I think part of the disconnect is that the therapists, though they touched deeply and exactly on certain issues, (that love addiction is very much about fantasy, not about love) they hyperbolized other characteristics of this issue (the stalking, the pathology, the danger etc.). There are of course those extreme variety of love addicts that will commit these more anti-social behaviors, but I would have to say that most love addicts are simply burdened by obsessive thinking and worry (this is the case with me). They have low self-esteem and allow men to treat them badly, but they are rather passive in their behavior and do not have that desperation to chase or hunt down. I think the key word here is “passive,” and I would even go as far as to say “submissive”. Most people who can be written into this kind of diagnosis are passive and/or submissive, and simply make bad choices based on insecurity and low self-esteem.  At least that was my case.  George’s love of me was quite controlling. If he said jump, I said “how high?” He stripped me of my identity on the one hand, on the other, he brought out beautiful things in me and helped me through a lot- as I did for him. But I do not know many women who are overly aggressive or actually attack men and go after them.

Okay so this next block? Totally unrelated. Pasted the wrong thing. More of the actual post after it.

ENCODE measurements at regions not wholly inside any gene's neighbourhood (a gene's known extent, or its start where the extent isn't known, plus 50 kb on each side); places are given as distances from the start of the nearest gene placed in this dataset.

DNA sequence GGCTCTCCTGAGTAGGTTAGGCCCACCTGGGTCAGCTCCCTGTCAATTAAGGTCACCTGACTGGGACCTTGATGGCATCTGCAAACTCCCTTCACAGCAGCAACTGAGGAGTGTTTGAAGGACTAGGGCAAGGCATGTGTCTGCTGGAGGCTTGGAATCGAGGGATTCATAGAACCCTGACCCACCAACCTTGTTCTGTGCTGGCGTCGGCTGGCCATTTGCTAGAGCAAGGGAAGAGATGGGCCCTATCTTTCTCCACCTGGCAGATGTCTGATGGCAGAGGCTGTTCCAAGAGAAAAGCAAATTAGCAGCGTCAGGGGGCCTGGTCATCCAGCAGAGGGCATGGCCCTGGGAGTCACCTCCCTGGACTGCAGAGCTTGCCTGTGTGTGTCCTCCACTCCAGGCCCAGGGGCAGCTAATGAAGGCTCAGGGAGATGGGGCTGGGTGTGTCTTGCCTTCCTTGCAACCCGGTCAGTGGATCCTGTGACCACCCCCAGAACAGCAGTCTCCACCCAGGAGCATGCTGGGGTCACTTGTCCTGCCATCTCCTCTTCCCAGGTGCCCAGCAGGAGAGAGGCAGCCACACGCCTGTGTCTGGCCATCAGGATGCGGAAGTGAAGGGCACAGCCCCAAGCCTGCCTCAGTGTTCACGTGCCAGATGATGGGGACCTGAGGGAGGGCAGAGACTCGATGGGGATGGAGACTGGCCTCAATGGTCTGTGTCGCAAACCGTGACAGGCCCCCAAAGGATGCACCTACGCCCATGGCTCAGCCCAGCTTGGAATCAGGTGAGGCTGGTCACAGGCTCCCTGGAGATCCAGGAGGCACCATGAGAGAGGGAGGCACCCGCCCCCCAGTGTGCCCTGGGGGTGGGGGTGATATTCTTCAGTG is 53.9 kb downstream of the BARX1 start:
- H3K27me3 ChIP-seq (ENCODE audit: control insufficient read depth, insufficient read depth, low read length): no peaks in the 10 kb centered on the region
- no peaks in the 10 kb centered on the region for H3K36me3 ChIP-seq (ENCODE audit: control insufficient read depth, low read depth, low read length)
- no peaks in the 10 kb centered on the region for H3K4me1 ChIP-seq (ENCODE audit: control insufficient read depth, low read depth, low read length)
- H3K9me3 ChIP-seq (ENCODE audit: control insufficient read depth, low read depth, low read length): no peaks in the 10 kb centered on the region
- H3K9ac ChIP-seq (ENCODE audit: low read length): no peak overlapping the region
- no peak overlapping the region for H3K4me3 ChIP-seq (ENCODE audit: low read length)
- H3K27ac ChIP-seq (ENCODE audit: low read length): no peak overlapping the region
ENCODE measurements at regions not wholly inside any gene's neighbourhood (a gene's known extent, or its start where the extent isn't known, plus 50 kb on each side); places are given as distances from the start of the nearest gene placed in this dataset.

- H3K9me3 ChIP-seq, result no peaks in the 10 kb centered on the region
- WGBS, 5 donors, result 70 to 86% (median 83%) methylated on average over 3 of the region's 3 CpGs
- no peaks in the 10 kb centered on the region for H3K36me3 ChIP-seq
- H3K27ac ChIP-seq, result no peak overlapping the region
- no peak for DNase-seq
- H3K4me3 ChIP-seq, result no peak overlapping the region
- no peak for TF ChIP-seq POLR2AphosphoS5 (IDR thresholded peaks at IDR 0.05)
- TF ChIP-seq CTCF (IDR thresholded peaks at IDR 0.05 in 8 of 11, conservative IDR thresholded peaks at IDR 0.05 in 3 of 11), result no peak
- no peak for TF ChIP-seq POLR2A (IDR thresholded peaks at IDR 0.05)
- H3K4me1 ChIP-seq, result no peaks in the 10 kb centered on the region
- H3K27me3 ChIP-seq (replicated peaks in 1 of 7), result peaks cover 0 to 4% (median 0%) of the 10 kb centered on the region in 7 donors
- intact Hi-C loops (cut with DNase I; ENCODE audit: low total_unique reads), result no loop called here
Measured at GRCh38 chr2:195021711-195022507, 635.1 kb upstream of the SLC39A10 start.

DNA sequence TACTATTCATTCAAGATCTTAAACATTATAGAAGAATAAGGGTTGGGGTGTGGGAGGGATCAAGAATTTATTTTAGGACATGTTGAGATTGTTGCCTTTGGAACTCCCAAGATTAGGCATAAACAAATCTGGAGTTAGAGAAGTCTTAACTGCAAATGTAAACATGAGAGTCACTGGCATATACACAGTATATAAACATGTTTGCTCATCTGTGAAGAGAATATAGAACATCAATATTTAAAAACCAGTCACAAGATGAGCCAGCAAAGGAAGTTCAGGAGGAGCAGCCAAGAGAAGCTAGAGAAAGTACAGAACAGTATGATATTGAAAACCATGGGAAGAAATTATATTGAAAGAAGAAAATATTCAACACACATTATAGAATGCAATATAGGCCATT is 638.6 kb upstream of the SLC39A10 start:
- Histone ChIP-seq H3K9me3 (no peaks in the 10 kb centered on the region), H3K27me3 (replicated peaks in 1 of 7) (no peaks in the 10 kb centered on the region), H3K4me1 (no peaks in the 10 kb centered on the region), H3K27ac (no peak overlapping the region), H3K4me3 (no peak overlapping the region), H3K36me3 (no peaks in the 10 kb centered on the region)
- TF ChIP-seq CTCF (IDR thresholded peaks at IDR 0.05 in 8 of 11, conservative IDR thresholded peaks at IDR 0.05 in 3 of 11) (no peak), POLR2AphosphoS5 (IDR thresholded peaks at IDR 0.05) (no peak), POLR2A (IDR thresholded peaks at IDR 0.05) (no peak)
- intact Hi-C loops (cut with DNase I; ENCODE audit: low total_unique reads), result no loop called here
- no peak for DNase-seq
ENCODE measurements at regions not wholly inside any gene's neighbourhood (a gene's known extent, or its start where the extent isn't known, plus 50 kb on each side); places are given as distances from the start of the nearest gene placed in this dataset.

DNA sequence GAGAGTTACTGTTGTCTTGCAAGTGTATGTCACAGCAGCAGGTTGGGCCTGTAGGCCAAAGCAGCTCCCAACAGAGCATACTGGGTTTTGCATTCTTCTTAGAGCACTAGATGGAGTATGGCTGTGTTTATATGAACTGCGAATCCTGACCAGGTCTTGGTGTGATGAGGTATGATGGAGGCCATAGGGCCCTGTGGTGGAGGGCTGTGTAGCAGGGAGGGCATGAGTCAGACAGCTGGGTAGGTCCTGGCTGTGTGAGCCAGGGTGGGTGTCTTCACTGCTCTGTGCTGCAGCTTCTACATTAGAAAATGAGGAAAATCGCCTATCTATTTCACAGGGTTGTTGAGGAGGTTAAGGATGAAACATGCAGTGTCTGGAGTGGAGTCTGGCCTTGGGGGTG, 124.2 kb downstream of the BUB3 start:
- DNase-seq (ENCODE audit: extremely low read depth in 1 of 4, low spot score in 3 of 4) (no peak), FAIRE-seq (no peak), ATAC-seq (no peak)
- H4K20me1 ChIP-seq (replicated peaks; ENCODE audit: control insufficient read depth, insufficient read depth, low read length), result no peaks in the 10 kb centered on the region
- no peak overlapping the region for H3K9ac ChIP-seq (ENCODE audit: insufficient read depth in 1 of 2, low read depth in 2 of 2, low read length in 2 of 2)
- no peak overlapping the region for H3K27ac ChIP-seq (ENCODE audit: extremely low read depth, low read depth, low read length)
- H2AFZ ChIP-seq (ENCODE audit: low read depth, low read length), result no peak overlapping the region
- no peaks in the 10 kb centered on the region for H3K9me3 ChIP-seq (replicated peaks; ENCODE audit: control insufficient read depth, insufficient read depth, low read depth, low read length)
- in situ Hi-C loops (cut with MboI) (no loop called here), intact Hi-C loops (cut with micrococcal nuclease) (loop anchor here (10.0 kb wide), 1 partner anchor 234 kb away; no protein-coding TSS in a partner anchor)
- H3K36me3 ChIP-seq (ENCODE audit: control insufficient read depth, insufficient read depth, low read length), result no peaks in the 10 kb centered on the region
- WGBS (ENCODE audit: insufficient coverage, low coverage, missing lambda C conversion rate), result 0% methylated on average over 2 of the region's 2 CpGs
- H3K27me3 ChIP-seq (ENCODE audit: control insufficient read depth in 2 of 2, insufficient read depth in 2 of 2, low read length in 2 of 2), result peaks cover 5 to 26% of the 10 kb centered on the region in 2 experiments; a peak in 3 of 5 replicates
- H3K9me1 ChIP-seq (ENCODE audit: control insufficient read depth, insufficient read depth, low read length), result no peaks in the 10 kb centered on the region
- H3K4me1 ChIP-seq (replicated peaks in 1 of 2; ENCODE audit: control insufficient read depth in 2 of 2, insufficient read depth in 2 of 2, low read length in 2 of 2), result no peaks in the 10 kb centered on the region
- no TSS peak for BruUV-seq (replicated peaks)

As per the documentary, I believe Pernille wants to focus on these latter, extreme cases. And well she should. Drama sells. She wants to make a film that people not only respect, but fear. She wants to shock. But what troubles me deeply is that I do not relate to this kind of behavior, nor do I want to be perceived in that way. There are MANY different varieties of behavior. Not all women (and men for that matter) behave the same way. And so too, there are different stages of development as well. I’d like to think that I am a little more advanced than some of these cases where the police are called in. Ew. Ugly. Gosh, I’m even thinking of that scene in “He’s Just Not That Into You” where Gigi misreads Alex’s signals and thinks he wants her. She hops in his lap at the very end of his party when no one is around and practically rapes the poor guy. He responds by pushing her off and saying something like, “whoa babe, you got the wrong idea.” I can thankfully say I have NEVER made that same mistake, or anything remotely like it.